Weekend Today, New York - interview with Cameron Williams

  • Transcript, E&OE

CAMERON WILLIAMS The globe seems to be teetering on the brink of something and Foreign Minister Julie Bishop is front and centre of all of this. She has addressed the United Nations Council in New York saying the international community can't stand by and do nothing and I'm pleased to say that Julie Bishop now joins us from New York.

Good morning to you Minister. What is Australia actually committing to with troops and air forces going to this conflict?

JULIE BISHOP Good morning Cam.

Australia is responding to an international call for support for the Iraqi Government in its fight against ISIL, this brutal terrorist organisation. There was a special meeting of the United Nations Security Council called yesterday and about 40 nations were there to pledge support for the Iraqi Government as it seeks to combat ISIL from taking over towns, taking over territory and leaving death and destruction in its wake.

Australia has specifically said we would be prepared to support operations in Iraq, with the consent and at the invitation of the Iraqi Government, if there is a US-led intervention. We are prepared to provide aeroplanes and prepared to provide Special Forces, and we have pre-deployed to the United Arab Emirates in the event that such a mission would go ahead. I stress this is at the invitation and with the consent of the Iraqi Government who is battling ISIL in its territory but ISIL is spreading beyond Iraq. So it is important that the international community respond to this very serious threat now and there was universal condemnation of ISIL and its activities.

CAMERON WILLIAMS Look, that condemnation is widespread throughout the civilian population back here at home. I think that there is also a growing nervousness here Julie, that being at the forefront of this attack on ISIL may expose people here to extremist activities that they would not have otherwise been exposed to. Seeing that the army are being encouraged to not wear their uniforms when they're off duty and there are extensive changes to the laws back here. Do you feel that there's a genuine threat to our community?

JULIE BISHOP This is one of the largest domestic threats in terms of security that Australia has faced in some time. It's real but it is also a threat faced by countries across the world. Indeed, yesterday we learned that about 80 countries believe that they have foreign fighters in their midst or who are leaving those countries to fight with ISIL or its ilk in the Middle East.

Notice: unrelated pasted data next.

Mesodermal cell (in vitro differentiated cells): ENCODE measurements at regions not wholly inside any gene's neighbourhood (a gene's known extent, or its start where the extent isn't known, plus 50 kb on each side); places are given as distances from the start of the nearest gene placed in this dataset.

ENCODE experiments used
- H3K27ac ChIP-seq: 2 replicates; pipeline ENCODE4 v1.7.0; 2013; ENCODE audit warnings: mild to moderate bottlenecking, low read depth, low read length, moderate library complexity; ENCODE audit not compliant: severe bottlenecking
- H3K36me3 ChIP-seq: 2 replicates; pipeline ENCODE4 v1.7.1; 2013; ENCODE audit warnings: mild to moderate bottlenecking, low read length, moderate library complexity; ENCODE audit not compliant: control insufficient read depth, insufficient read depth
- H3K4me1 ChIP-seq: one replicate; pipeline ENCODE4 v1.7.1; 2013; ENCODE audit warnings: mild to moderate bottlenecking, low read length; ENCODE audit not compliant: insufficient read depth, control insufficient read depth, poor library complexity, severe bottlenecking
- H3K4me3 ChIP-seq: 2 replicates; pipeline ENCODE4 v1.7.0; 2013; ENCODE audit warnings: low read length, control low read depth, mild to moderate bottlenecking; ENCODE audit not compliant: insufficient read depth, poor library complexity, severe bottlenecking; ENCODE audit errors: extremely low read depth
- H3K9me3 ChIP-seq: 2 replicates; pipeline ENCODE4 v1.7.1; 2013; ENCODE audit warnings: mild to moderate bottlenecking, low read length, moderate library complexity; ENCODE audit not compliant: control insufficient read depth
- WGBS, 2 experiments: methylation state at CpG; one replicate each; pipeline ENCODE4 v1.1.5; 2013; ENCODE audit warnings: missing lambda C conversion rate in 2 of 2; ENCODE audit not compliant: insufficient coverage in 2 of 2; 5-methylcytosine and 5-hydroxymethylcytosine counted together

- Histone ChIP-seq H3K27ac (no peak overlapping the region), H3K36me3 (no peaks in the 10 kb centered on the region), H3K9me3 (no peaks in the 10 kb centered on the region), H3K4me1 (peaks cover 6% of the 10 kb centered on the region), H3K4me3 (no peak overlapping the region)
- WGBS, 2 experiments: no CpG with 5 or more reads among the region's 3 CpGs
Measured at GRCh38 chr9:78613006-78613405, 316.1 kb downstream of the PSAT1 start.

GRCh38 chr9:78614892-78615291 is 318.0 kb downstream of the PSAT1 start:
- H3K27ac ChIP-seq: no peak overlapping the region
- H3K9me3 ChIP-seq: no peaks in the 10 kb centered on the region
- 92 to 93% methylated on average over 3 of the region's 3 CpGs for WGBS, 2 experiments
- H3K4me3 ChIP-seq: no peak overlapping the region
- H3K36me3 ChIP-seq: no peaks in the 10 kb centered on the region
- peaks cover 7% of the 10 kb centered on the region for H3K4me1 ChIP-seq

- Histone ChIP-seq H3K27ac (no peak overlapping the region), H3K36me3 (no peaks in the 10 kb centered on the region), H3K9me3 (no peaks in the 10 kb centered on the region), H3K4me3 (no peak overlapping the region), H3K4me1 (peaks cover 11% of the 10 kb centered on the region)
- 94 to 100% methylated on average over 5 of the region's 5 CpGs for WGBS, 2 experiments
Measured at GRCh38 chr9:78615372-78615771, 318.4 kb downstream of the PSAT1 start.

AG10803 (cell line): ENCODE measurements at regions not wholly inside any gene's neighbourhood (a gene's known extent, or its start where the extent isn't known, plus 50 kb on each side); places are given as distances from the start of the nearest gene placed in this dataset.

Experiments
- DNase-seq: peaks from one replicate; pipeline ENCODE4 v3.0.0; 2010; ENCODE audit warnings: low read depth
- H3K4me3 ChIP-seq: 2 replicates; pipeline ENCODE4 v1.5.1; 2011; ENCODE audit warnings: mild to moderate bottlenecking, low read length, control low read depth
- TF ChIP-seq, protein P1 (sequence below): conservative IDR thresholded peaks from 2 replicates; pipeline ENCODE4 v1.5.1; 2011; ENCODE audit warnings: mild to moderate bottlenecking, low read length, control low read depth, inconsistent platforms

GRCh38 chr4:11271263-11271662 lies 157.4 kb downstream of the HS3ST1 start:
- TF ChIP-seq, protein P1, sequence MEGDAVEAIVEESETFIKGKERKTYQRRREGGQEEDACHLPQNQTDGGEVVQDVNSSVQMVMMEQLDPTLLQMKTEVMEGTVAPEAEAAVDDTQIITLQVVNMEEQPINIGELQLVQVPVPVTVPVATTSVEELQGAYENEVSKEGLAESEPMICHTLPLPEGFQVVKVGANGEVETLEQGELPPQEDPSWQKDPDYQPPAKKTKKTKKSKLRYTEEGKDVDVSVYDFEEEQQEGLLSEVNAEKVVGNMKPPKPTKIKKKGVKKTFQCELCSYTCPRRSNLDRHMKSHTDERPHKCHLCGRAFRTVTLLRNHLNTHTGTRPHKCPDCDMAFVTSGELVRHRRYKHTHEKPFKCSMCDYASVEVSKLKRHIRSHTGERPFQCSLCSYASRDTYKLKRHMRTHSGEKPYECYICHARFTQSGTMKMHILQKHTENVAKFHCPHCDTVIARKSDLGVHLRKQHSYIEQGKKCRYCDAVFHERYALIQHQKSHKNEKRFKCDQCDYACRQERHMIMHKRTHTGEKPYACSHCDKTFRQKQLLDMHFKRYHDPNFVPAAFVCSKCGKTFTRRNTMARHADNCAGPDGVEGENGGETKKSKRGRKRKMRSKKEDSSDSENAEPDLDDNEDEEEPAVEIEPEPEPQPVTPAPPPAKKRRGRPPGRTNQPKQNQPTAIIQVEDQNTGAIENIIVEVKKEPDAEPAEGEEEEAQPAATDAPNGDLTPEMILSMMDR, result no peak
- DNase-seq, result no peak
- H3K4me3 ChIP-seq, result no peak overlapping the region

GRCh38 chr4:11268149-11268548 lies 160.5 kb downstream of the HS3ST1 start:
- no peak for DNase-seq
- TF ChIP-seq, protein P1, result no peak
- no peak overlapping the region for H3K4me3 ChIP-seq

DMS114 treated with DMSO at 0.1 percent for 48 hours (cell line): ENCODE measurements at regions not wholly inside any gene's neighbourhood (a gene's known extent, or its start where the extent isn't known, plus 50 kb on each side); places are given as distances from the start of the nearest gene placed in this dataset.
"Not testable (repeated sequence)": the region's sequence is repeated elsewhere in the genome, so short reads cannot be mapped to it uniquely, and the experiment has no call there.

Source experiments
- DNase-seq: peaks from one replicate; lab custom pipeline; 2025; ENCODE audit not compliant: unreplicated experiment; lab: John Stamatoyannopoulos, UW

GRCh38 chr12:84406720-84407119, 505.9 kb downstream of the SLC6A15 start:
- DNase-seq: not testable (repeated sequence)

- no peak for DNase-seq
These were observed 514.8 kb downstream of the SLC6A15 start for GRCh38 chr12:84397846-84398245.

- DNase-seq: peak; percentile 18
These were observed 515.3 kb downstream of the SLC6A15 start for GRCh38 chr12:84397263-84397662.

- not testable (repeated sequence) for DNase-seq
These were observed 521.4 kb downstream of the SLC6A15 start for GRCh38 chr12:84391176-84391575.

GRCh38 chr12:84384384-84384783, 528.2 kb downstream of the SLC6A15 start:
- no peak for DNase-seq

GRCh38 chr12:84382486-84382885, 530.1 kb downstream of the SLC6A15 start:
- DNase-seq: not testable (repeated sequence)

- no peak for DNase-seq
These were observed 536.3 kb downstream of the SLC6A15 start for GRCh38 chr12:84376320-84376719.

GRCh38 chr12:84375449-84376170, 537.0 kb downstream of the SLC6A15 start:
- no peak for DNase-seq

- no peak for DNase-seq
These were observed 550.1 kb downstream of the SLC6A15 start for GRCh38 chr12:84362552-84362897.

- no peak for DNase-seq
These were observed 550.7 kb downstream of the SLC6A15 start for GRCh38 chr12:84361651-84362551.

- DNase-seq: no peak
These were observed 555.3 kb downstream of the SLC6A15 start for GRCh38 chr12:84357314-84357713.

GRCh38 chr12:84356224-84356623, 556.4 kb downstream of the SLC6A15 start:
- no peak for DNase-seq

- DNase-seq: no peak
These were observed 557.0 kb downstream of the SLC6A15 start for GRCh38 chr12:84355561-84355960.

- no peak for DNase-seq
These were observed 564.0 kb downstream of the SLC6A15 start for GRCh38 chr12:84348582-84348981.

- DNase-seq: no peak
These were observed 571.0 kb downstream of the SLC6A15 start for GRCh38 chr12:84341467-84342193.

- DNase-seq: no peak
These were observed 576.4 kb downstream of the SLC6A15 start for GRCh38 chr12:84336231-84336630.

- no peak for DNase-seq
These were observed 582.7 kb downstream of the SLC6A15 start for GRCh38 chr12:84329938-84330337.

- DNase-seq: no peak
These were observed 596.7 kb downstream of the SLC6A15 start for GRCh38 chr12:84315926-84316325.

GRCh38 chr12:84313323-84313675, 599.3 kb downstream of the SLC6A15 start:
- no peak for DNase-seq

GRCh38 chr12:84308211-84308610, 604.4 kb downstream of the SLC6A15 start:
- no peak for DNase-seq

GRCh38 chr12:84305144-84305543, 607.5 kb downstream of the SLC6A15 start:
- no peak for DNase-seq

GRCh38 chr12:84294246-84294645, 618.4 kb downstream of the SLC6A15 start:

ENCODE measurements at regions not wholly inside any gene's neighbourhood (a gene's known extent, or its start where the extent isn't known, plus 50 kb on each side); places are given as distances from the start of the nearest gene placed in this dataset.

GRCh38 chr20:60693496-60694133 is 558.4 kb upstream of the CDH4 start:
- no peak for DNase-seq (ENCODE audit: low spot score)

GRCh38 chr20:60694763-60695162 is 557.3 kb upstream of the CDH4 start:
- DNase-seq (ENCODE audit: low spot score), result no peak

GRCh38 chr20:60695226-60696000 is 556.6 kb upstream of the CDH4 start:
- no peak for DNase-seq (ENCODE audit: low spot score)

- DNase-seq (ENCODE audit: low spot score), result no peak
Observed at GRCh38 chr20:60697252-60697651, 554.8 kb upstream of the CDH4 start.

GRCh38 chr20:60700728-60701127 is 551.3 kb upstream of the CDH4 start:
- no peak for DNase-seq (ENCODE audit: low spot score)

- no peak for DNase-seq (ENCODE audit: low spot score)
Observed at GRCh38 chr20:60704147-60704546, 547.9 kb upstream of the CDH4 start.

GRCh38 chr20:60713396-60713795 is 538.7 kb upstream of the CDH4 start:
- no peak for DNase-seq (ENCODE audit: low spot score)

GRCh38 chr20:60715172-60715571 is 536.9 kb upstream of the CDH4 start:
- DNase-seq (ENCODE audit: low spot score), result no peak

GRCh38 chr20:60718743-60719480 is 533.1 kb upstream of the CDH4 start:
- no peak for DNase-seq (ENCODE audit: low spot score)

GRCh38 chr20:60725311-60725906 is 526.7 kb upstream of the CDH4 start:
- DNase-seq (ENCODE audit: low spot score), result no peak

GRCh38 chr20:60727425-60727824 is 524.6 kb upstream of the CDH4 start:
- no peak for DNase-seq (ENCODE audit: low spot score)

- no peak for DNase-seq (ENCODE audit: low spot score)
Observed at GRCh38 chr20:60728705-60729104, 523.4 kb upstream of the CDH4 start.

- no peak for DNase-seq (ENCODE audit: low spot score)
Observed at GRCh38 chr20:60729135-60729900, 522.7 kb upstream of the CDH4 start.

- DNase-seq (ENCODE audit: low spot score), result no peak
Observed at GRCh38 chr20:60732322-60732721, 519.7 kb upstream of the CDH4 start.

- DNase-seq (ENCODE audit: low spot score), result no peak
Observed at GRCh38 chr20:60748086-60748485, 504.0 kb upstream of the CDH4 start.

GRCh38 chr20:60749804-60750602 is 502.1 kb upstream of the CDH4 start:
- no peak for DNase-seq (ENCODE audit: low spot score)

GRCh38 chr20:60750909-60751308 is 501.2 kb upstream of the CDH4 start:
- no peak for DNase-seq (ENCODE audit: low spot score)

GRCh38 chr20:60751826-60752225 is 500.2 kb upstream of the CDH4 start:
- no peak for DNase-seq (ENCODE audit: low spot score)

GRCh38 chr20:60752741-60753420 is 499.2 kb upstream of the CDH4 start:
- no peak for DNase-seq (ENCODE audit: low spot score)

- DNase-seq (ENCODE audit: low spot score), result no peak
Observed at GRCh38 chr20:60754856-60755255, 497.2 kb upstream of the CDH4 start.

There is a heightened security risk in Australia but the Government is taking action. We have provided more funding to build the capability and capacity of our law enforcement and security in border protection agencies. We have seen raids take place in recent days to foil potential terrorist plots in our country. We have a new package of laws that will be passing our Parliament with the support of the Labor Party to ensure that our law enforcement agencies have all the powers that they need to keep Australians safe.

So this is an issue that many countries around the globe are struggling with, but the Australian Government is determined to do all we can to keep Australians safe.

CAMERON WILLIAMS The Prime Minister has said it is believed there are at least 60 Australians known to be fighting with ISIL and other terrorist groups in the Middle East, at least 100 Australians known to be supporting these known organisations. It is becoming a very widespread thing. You say that 80 countries around the world have their residents now involved in this kind of conflict. What is the world community saying to you that can be done about this? Is it a containment policy or an eradication policy?

JULIE BISHOP It is both. Indeed yesterday, at this special meeting of the UN Security Council, a number of representatives of countries spoke of what they would do within their own countries, but what they would do as part of an international effort to support in the first instance the Iraqi Government as it seeks to fight back against ISIL. This is the most barbaric terrorist organisation that we have seen. They focus particularly on women and children and minorities, their conduct is inhuman. There was universal condemnation of its activities and a desire on the part of the international community to respond.

A number of countries pledged military support, indeed France has already begun air strikes on ISIL activities in Iraq. Other countries spoke of humanitarian support for those that are displaced, whose lives have been destroyed by ISIL. Others spoke of starving ISIL of funds, and fighters and weapons. The whole idea of this meeting was to discuss what countries can do together or individually to respond to ISIL as this growing international terrorist threat.

CAMERON WILLIAMS If I could just ask you a question about the G20 Julie as we move on. Australia has been very vocal in its criticism of Russia. Your feeling about Vladimir Putin coming to Australia?

JULIE BISHOP Australia as the host country doesn't have the right to rescind an invitation to any of the leaders who are attending the G20 or who have been invited to attend the G20.

In recent months Australia has taken soundings from the other members and there is a desire to keep the G20 focused on being an economic forum rather than a political forum. There is a belief that the G20 must continue to be the premier global economic forum. Australia is a member of it, we are hosting it in Brisbane in November. So the invitation to President Putin stands. Whether or not he turns up and faces the level of condemnation over Russia's conduct in Ukraine is still to be seen.

CAMERON WILLIAMS All right, some doubt about his attendance.

Thank you very much Foreign Minister, we do thank you for your time.

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